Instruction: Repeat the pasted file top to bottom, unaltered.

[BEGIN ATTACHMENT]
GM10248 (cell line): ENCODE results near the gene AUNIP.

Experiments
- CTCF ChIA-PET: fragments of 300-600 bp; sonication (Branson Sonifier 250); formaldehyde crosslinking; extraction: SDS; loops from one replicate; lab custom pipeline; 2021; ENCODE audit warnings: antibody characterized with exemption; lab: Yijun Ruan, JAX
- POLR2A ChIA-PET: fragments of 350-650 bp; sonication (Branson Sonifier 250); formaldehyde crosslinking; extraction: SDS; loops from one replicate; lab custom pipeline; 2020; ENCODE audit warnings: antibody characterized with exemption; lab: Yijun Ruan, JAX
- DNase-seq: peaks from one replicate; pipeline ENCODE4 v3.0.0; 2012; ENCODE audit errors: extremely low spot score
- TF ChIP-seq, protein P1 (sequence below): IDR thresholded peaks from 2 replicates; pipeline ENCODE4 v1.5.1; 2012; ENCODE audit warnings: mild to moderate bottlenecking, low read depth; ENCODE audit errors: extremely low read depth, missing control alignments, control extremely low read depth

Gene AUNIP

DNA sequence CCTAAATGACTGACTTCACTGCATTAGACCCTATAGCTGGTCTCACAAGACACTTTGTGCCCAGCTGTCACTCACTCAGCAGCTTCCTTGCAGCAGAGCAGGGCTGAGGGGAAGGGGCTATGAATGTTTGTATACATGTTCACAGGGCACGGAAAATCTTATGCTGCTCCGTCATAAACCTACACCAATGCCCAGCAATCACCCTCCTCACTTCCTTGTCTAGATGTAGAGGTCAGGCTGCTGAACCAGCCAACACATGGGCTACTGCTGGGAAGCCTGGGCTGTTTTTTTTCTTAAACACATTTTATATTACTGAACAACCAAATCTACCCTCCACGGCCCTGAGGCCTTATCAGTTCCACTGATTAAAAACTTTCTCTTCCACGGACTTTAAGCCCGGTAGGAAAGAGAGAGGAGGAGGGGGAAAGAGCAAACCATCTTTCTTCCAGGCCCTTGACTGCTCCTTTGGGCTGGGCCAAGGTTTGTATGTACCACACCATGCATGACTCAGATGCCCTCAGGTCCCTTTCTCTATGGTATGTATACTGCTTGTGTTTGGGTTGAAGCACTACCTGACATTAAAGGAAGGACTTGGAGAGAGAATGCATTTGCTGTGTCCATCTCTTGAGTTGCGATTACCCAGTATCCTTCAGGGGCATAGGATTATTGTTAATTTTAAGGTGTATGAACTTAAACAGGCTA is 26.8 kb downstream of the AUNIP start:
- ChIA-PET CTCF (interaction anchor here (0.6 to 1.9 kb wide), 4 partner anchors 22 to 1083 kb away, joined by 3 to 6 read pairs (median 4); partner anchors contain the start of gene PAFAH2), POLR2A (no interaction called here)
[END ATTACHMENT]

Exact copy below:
GM10248 (cell line): ENCODE results near the gene AUNIP.

Experiments
- CTCF ChIA-PET: fragments of 300-600 bp; sonication (Branson Sonifier 250); formaldehyde crosslinking; extraction: SDS; loops from one replicate; lab custom pipeline; 2021; ENCODE audit warnings: antibody characterized with exemption; lab: Yijun Ruan, JAX
- POLR2A ChIA-PET: fragments of 350-650 bp; sonication (Branson Sonifier 250); formaldehyde crosslinking; extraction: SDS; loops from one replicate; lab custom pipeline; 2020; ENCODE audit warnings: antibody characterized with exemption; lab: Yijun Ruan, JAX
- DNase-seq: peaks from one replicate; pipeline ENCODE4 v3.0.0; 2012; ENCODE audit errors: extremely low spot score
- TF ChIP-seq, protein P1 (sequence below): IDR thresholded peaks from 2 replicates; pipeline ENCODE4 v1.5.1; 2012; ENCODE audit warnings: mild to moderate bottlenecking, low read depth; ENCODE audit errors: extremely low read depth, missing control alignments, control extremely low read depth

Gene AUNIP

DNA sequence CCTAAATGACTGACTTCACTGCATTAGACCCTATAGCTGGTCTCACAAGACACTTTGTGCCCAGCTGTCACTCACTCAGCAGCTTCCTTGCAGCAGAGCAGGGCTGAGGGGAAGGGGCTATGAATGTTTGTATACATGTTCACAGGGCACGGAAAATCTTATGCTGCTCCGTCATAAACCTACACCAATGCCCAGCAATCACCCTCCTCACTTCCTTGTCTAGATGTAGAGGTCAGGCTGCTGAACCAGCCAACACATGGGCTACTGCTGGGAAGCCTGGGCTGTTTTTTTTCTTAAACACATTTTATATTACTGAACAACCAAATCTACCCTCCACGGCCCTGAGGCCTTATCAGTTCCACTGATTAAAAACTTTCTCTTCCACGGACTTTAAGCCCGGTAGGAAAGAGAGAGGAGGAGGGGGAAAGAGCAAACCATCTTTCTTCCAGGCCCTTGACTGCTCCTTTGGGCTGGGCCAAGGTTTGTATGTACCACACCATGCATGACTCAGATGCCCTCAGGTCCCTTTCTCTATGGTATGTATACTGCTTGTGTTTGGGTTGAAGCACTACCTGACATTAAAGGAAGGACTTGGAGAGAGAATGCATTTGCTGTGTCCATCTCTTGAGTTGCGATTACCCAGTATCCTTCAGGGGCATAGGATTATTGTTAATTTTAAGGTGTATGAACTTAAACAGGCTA is 26.8 kb downstream of the AUNIP start:
- ChIA-PET CTCF (interaction anchor here (0.6 to 1.9 kb wide), 4 partner anchors 22 to 1083 kb away, joined by 3 to 6 read pairs (median 4); partner anchors contain the start of gene PAFAH2), POLR2A (no interaction called here)